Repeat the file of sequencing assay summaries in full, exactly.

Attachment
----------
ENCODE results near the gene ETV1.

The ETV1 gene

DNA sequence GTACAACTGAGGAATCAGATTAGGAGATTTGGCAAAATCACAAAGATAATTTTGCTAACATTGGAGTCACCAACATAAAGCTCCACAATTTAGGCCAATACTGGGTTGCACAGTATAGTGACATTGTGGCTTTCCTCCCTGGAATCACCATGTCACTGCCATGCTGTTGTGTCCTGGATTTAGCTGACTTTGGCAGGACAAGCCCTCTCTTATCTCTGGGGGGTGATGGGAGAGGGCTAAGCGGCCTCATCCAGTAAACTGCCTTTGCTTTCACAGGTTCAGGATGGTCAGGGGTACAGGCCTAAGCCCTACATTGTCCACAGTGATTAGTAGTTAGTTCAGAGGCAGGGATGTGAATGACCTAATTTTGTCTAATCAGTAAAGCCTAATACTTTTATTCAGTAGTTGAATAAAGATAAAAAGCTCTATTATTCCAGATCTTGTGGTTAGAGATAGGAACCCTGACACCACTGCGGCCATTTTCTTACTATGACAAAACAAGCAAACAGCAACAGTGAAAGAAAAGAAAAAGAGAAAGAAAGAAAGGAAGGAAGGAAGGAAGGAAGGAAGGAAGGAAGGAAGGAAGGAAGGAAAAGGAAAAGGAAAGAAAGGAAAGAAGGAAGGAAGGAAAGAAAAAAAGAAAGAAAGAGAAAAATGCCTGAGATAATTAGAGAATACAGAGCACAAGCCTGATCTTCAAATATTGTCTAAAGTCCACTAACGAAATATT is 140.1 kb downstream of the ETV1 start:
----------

ENCODE results near the gene ETV1.

The ETV1 gene

DNA sequence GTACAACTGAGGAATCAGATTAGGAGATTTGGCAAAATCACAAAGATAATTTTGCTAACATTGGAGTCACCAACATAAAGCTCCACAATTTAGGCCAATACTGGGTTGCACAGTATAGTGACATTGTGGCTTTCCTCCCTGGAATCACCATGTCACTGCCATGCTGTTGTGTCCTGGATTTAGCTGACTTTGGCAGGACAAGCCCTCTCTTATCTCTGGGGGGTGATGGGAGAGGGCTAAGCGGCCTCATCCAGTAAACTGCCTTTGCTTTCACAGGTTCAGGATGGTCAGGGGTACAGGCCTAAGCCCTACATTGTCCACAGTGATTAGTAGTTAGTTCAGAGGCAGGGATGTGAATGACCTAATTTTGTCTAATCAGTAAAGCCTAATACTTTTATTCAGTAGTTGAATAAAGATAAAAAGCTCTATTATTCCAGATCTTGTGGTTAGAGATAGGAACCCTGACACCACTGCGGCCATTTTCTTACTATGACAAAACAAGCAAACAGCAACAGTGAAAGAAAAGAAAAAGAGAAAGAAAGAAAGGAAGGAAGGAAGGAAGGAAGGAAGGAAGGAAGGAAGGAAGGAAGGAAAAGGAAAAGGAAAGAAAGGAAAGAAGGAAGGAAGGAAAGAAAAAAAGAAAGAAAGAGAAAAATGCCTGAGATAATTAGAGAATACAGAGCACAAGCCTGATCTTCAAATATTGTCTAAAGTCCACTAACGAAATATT is 140.1 kb downstream of the ETV1 start: